Nerve irritation occurs when the nerves exiting the spine become irritated and sensitized. Also known as nerve gliding restriction, it is a condition whereby a nerve becomes irritated by inflamed swelling of structures close to the nerve, such as joints, ligaments, muscles, or discs, that have sustained an accumulative strain which results in swelling and inflammation. A thorough chiropractic assessment and examination can diagnose the extent of the irritation and develop a personalized treatment plan.
When swelling and inflammation interfere with the nerve root, the nerve transmits signals to the brain to let it know there is a threat. The brain interprets these signals and creates a protective response to avoid worsening the damage to the nerve. The protective reactions vary from person to person but can include the following:
- Muscle tightness and guarding
- Aching sensation
- Radiating discomfort or pain
- Pins and needles
- Nerve root irritation also inhibits the body from recovering as fast as it should.
Nerve irritation is not to be confused with nerve root compression or radiculopathy. This is when the nerve becomes compressed/pinched, resulting in the loss of its functions like muscle strength and sensation. Sometimes individuals with nerve irritation can also experience increased neural tension. The nerves adapt to the mechanical loads placed on them through regular movements. Restrictions to neural mobility can cause symptoms to worsen along the pathway and distribution of the nerve.
- The nervous system consists of the brain, spine, and nerve branches.
- The branches, similar to electrical cables, cannot stretch.
- Tension is generated when straightening out body areas, creating a pull and gliding of the nerve to the spinal cord.
- When nerve irritation occurs, signals are sent to protect the body, brain, spine, and branches.
Most commonly, nerve irritation occurs when a structure adjacent to the nerve; this could be a joint, ligament, and/or muscle that accumulates strain and becomes dysfunctional, swollen, inflamed, and/or spasms resulting from protective guarding.
- Mild nerve irritation can include accumulated strain from postural overload and swelling from a minor tear in an adjacent ligament.
- Often nothing shows as a problem on an MRI scan.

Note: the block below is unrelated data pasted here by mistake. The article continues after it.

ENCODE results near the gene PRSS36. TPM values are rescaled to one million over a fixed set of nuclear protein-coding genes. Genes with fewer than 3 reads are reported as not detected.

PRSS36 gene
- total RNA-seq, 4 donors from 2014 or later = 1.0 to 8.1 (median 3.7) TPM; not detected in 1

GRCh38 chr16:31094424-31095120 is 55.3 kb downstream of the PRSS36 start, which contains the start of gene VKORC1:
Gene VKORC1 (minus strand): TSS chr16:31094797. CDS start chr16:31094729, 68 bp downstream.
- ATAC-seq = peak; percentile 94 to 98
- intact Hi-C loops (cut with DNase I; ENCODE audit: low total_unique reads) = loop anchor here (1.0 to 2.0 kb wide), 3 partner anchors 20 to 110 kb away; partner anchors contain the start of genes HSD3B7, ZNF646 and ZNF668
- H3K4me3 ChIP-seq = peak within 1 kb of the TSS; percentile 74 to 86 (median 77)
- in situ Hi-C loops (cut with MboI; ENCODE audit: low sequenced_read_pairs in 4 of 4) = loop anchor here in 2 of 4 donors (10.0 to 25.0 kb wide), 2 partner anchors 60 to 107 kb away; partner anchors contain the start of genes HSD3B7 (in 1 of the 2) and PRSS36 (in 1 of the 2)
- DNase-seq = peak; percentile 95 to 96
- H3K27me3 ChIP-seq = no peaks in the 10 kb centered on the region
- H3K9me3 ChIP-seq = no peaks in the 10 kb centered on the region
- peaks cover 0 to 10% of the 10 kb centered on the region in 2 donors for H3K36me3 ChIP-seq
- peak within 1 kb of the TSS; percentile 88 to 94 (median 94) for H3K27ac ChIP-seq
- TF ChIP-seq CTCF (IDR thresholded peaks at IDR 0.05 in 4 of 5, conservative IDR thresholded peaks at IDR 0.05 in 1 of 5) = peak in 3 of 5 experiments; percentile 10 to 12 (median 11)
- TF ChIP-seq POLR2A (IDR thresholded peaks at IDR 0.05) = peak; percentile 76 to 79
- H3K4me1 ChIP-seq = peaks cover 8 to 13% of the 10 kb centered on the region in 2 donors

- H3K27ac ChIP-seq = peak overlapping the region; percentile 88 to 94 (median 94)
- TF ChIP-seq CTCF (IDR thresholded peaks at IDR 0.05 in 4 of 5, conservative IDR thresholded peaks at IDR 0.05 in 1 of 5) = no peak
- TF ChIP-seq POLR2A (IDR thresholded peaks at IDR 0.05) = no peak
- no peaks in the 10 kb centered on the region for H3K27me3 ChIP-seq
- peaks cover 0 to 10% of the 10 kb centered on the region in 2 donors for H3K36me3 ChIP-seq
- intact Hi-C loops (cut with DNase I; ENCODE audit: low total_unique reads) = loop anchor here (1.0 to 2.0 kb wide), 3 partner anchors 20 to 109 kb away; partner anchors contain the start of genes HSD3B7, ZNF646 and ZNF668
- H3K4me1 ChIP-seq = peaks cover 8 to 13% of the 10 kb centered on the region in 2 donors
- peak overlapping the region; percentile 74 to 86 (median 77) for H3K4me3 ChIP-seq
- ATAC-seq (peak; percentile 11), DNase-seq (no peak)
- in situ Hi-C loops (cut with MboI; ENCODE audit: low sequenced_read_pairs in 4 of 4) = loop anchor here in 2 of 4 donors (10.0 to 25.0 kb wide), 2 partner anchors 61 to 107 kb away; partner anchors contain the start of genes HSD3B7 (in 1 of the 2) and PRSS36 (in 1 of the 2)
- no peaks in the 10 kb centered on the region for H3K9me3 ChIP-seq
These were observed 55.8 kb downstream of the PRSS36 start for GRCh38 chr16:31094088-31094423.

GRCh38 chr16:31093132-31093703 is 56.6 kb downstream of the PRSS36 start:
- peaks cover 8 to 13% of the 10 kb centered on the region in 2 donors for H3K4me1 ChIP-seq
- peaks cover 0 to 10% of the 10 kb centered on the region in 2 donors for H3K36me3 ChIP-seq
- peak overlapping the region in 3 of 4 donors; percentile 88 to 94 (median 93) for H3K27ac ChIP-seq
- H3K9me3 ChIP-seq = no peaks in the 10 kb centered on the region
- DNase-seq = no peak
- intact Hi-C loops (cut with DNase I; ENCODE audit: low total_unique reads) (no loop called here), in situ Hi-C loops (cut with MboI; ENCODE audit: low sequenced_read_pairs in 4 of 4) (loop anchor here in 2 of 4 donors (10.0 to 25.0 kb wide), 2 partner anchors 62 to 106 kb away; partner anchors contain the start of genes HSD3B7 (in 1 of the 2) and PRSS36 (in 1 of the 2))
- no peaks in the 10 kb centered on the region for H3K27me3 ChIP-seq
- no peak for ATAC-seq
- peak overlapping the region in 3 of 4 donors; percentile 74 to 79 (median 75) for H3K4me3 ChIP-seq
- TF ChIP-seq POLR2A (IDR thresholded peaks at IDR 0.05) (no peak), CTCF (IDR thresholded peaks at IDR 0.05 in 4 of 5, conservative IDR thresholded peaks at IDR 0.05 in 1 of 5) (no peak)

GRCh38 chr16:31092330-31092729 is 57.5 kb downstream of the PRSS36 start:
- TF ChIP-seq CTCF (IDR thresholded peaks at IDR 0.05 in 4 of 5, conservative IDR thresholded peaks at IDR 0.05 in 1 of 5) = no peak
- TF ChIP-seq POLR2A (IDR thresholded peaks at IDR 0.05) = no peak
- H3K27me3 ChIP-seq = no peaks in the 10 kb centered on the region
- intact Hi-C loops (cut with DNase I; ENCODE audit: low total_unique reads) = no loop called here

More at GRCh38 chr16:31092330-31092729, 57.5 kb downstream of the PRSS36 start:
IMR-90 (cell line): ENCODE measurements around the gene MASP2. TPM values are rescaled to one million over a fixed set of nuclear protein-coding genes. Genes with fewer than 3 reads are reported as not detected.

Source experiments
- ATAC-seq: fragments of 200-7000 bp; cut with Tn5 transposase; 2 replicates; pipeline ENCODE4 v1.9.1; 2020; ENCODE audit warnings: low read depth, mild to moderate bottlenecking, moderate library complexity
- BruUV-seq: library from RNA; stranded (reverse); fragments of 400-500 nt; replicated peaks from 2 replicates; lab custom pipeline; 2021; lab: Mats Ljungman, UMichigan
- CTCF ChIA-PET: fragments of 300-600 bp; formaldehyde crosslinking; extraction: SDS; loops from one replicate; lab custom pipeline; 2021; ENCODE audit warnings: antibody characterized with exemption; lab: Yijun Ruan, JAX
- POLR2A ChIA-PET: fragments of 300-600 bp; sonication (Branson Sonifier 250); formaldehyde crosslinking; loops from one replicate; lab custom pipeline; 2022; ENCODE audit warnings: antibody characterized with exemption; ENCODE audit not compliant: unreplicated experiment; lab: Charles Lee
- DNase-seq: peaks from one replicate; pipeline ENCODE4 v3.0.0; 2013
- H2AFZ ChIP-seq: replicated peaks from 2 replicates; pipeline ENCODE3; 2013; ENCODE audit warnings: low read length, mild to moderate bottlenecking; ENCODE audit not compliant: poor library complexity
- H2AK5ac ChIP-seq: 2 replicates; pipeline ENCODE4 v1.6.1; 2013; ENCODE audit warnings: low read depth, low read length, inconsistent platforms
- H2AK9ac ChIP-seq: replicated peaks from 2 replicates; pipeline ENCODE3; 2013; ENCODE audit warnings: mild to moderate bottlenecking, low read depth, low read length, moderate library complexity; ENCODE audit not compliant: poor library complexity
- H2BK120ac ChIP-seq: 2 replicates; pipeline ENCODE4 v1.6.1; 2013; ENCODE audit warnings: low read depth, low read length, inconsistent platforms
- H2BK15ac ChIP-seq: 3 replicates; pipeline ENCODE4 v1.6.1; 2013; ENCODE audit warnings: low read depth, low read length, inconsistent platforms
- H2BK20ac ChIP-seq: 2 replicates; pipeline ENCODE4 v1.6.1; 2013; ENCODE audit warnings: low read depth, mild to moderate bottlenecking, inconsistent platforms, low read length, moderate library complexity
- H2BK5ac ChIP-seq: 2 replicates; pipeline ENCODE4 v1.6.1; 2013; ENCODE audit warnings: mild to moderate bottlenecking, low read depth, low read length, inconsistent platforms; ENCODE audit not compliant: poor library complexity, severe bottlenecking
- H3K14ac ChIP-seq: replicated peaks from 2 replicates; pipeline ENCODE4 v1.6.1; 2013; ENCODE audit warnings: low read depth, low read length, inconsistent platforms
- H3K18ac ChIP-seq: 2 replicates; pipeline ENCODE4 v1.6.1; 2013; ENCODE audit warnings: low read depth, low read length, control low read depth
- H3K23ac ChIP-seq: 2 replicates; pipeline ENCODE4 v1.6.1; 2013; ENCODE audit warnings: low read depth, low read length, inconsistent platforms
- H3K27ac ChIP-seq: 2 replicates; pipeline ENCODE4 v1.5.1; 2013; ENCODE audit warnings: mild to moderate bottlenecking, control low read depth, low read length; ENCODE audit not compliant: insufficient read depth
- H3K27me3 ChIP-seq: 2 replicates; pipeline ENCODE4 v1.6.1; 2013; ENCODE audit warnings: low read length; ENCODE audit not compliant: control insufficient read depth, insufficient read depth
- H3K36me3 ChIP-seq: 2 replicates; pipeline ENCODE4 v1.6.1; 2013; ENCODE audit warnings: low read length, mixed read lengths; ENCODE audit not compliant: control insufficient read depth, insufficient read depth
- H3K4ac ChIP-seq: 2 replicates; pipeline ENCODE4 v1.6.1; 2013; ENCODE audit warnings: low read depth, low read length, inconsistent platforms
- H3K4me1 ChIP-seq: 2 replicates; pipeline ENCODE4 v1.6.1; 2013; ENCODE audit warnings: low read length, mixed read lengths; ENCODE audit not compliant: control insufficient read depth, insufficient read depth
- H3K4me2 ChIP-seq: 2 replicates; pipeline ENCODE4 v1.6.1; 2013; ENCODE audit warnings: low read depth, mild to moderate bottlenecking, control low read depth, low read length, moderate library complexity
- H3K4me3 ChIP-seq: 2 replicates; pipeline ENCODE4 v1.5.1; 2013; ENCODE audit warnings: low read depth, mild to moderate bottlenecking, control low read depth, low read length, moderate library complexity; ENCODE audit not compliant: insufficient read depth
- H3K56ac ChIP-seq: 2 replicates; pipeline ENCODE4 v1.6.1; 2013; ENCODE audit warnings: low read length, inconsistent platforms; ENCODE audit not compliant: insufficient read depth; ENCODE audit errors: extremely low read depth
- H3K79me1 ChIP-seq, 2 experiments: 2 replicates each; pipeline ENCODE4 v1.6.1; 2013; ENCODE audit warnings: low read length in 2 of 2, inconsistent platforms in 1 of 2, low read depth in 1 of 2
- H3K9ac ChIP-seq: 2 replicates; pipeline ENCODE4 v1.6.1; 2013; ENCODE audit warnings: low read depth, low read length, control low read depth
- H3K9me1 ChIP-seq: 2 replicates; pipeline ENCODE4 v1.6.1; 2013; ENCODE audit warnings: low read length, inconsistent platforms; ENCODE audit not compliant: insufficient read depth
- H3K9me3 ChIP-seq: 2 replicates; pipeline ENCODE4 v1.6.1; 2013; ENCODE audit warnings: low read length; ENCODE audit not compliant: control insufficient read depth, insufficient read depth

- Severe nerve irritation can include disc herniation and shows up on an MRI scan; surgery could be required in some cases.
- Persist even after days of rest, stretching, targeted exercises, avoiding movements, etc.
- Stretching feels good at first, but the pain returns or worsens a few hours later or the next day.
- The irritation blocks the effective recovery of muscle, joint, tendon, and ligament discomfort symptoms.
Treatment involves various therapies and strengthening the supporting structures while relaxing and releasing tight structures to avoid recurring injuries. Chiropractic care realigns the spine, corrects joints that have shifted out of place, helps to regulate the nervous system’s function, and relieves irritation and inflammation. Whether in the form of an adjustment, traction, or guided exercise, all systems in the body are moved closer to a balanced state. This includes the:
- Nervous system
- Immune system
- Respiratory system
- Circulatory system
- Endocrine system
- Skeletal system
- All help support the body’s self-healing process and increase the nervous system’s function.
The chiropractic team will guide the patient through the rehabilitation process to get back to full strength.
Peroneal Nerve Irritation
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Gibson, William, et al. “Transcutaneous electrical nerve stimulation (TENS) for neuropathic pain in adults.” The Cochrane database of systematic reviews vol. 9,9 CD011976. 14 Sep. 2017, doi:10.1002/14651858.CD011976.pub2
O’Shea, Simone D et al. “Peripheral muscle strength training in COPD: a systematic review.” Chest vol. 126,3 (2004): 903-14. doi:10.1378/chest.126.3.903
Rozmaryn, L M et al. “Nerve and tendon gliding exercises and the conservative management of carpal tunnel syndrome.” Journal of hand therapy: official Journal of the American Society of Hand Therapists vol. 11,3 (1998): 171-9. doi:10.1016/s0894-1130(98)80035-5
Sipko, Tomasz, et al. “Mobility of cervical spine and postural equilibrium in patients with spinal overload syndrome.” Ortopedia, traumatologia, rehabilitacja vol. 9,2 (2007): 141-8.
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